Tuesday, December 7, 2010

Now This Is Fine Technology

Years ago I had an old (read: cast iron) typewriter with big round keys that it took a mallet to push. It used ribbons which smeared and saved all of your errors for posterity. My grandmother had given it to me. She worked at the CDC in Atlanta her entire adult life. When she first started this had been her typewriter and it was a good one. 50 years later it was good for nothing much more than a door stop or transcribing the thoughts of an overtired hausfrau who got cramps from long hand.

Now this is fine technology I told myself when I first sat down in front of it. I couldn’t type but how hard could it be? Kids learned it in school for heavens sake. I had finished school so I was smart enough to do it. Of course, I hadn’t been smart enough to take any business classes in school, which should have told me this would be a challenge, but no, I am a plow-ahead kind of gal. 20 reams of paper, two ribbons and a quart of BIC Wite-Out later I had my own way of typing (lousy) and blistered but coordinated fingers.

I would sit up at night in a house finally gone quiet and pound out stories, bitch lists, dreams and desires. I would usually re-read them in the morning and mutter “oh my GOD, I can’t show this to anyone, they will think I am certifiable” but I continued to do it. I could say I was honing my craft. In fact, I will, because it sounds good even if not quite true. I was maintaining a little piece of self, flotsam in a giant sea of confusion and fatigue.

I inherited a word processor next. The thing about a word processor is that they should only be owned by people who can type. And people who can see. And people with tiny boobs. Why you ask? Because when you can’t see shit and you lean forward to read something on the tiny screen you press the x and the dot with your giant boobs, instantly getting x.x.x.x.x.x.x.x.x.x.x.x.x.x.x.x.x.x.x.x.x.x.x.x.x.x.x. in the middle of your work. ‘Nuff said about the word processor. We parted ways at a yard sale and I was NOT sorry to see it go.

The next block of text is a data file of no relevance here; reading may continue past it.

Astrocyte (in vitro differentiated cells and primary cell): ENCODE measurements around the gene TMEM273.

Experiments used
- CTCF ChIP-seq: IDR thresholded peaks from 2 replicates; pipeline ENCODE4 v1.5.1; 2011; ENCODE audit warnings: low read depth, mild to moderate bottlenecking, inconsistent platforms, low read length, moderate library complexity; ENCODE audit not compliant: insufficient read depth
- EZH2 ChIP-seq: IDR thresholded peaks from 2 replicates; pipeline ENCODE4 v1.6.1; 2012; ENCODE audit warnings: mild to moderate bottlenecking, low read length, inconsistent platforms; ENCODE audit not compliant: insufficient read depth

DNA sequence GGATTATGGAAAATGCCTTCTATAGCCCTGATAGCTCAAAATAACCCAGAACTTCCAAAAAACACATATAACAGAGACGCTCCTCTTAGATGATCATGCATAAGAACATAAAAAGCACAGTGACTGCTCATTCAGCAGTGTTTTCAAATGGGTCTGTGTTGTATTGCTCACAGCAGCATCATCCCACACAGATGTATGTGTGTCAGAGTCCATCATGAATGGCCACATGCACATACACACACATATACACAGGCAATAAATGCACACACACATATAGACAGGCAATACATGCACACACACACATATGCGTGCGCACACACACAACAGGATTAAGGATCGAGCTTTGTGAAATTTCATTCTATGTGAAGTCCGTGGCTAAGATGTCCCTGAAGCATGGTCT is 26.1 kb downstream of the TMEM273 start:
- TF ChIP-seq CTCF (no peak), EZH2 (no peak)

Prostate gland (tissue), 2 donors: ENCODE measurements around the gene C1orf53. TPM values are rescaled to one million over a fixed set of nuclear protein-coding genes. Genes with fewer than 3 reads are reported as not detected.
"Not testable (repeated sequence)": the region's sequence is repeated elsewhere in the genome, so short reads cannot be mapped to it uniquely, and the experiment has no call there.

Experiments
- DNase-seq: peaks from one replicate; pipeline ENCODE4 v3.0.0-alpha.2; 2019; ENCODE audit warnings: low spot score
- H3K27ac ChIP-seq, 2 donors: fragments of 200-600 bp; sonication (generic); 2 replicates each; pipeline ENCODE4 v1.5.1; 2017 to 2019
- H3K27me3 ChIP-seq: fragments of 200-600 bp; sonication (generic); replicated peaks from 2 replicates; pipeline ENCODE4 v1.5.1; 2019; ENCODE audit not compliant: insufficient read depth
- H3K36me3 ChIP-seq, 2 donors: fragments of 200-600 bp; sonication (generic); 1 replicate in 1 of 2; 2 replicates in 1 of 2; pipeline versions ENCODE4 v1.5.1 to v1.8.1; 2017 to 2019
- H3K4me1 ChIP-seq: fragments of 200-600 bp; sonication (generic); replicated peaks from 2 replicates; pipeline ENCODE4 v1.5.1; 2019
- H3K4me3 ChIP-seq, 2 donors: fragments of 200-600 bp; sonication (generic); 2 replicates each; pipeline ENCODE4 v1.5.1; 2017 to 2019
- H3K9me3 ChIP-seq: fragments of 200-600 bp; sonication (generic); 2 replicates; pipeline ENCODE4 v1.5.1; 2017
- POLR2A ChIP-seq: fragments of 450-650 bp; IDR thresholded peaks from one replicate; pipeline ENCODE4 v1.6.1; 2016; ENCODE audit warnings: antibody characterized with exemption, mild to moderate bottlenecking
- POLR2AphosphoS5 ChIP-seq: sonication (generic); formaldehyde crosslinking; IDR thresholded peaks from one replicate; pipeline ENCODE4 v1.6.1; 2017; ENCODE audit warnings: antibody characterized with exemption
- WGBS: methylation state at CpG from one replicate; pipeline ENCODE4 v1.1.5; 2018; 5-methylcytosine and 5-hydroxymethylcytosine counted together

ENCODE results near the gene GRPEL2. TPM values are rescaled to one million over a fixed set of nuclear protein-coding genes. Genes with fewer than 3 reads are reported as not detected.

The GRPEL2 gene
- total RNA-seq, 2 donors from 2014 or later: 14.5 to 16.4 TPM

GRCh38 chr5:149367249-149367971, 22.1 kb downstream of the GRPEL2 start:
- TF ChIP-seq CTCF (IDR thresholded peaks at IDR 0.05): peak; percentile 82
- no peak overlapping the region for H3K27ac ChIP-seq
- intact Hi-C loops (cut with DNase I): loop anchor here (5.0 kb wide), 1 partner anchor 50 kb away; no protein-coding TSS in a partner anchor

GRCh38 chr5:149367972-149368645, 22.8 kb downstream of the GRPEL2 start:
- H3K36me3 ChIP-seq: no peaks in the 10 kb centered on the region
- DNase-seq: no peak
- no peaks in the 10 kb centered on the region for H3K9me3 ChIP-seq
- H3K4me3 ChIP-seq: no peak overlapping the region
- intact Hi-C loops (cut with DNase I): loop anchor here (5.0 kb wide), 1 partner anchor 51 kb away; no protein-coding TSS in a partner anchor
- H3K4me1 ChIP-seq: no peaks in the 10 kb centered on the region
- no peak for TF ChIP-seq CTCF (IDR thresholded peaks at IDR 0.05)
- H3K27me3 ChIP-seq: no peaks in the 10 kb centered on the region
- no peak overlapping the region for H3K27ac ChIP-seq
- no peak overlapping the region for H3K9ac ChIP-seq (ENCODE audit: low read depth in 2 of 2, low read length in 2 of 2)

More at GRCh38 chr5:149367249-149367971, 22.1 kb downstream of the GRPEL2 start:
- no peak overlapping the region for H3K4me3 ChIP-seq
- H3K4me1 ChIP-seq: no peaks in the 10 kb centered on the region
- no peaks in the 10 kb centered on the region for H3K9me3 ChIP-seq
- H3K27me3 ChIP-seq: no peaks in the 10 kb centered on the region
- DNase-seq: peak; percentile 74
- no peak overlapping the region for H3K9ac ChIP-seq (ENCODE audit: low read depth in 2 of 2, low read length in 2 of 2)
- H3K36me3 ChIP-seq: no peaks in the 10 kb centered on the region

Next was a 486 IBM clone with WordPerfect. I was in heaven. I still couldn’t type well, still mashed buttons on occasion with my always-in-the-damn-way bosom but with the large (12 inch) monitor it happened much less often and it was so much easier to get rid of any x.’s which appeared. And fonts!! Who knew fonts could be so much fun?! There were issues for sure. I have several stories with the editing marks printed out on them because I couldn’t figure out how to hide them again for a month. I still didn’t understand how spell check worked so let it make corrections willy-nilly without reviewing them (Their, they’re, there… need I say more?), but all in all what I produced actually LOOKED like something someone might want to read.

Fast forward 15 years. I have five computers on line at any given time. I am married to a total computer geek and have children and grandchildren born into the digital age. They tweet, they blog, they buzz, they interface and network socially. They message more than they speak and have a bazillion electronic toys for their tots. I work on computers every day. We are a family exemplifying the new millennium. My writing has improved to the point that A. It is legible and B. Good enough to show people I don’t know and almost good enough to show those I do so I tweet, buzz, network, link and share. Wish me luck!